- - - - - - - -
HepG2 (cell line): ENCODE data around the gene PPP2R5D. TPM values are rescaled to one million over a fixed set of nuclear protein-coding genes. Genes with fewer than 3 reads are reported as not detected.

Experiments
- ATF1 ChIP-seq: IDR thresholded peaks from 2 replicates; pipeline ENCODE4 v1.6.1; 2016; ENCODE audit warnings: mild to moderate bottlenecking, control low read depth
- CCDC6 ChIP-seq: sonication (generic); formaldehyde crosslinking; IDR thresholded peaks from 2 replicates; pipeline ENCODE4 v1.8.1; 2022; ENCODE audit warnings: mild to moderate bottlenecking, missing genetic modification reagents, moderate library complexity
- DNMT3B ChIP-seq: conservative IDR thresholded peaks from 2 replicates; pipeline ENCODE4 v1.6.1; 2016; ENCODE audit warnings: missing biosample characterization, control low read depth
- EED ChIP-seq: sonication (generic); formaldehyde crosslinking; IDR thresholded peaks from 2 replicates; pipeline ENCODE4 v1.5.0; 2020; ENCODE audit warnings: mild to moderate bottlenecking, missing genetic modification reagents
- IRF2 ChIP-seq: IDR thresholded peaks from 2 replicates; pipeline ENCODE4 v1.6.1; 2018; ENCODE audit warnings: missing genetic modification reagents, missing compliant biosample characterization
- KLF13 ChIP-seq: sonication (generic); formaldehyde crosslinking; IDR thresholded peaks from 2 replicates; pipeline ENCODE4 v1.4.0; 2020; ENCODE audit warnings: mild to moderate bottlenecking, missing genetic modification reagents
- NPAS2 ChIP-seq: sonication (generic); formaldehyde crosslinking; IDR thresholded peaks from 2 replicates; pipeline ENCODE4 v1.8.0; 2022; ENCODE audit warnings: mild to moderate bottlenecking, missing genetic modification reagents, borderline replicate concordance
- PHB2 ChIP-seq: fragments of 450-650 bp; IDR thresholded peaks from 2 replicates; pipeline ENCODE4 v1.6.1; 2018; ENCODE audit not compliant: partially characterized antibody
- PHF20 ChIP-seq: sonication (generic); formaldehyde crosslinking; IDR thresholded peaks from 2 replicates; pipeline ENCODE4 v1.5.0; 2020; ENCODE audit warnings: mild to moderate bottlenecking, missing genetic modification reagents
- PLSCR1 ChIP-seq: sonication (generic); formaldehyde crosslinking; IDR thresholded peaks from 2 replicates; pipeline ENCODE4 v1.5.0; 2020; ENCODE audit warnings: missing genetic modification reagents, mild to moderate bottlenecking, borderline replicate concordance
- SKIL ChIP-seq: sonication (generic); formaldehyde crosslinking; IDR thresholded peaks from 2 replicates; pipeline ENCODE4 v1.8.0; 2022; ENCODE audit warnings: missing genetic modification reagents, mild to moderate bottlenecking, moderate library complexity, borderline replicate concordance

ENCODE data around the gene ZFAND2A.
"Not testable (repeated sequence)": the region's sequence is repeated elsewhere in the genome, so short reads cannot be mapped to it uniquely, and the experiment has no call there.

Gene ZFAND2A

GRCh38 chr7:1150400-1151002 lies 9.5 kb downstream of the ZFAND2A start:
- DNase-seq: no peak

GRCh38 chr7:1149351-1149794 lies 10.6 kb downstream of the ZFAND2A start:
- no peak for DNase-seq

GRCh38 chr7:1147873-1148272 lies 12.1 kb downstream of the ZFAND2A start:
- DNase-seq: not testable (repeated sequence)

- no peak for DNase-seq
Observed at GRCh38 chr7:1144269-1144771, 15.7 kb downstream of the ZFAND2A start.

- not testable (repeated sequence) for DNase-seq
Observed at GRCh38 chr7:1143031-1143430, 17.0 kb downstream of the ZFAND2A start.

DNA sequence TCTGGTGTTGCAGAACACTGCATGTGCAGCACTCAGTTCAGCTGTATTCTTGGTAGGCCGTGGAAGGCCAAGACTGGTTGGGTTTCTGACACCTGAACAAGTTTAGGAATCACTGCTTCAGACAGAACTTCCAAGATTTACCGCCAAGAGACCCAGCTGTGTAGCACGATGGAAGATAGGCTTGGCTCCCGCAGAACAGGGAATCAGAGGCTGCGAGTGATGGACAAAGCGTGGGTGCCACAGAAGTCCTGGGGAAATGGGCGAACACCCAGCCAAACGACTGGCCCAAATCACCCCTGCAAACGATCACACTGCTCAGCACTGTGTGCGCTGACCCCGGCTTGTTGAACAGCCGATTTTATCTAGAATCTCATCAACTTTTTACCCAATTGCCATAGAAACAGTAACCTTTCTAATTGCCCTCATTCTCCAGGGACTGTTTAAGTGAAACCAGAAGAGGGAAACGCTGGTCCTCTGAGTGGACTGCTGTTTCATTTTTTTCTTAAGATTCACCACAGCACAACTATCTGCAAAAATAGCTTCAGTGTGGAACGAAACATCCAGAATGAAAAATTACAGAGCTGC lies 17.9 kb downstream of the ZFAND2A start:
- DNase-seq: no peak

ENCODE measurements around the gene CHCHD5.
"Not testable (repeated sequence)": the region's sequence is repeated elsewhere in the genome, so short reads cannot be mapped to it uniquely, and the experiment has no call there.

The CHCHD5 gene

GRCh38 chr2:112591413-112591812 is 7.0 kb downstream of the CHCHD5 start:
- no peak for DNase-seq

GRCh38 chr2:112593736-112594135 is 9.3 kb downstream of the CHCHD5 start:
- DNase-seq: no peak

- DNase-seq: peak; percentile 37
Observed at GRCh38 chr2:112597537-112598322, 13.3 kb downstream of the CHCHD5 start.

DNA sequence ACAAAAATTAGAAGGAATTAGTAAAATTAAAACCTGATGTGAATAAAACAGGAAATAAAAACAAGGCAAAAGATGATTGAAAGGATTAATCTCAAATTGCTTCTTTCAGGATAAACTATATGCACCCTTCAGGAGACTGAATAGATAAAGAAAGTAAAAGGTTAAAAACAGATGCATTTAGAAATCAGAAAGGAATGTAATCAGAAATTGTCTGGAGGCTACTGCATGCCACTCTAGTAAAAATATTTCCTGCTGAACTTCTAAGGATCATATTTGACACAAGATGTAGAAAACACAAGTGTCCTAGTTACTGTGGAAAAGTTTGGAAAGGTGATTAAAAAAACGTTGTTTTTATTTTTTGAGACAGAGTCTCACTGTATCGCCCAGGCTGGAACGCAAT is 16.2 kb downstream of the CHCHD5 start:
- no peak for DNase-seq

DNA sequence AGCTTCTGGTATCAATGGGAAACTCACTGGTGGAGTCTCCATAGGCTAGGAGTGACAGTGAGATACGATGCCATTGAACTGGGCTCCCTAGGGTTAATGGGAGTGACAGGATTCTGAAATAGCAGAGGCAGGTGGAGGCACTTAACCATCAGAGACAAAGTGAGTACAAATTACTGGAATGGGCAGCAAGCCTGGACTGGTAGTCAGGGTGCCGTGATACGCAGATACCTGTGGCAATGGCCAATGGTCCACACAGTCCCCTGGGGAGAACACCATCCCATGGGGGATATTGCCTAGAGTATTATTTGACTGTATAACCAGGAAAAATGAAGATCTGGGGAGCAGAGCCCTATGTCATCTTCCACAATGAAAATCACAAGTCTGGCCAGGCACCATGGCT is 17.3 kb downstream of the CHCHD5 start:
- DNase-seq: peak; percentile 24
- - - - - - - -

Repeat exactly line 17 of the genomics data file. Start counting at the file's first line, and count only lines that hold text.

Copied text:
GRCh38 chr7:1150400-1151002 lies 9.5 kb downstream of the ZFAND2A start: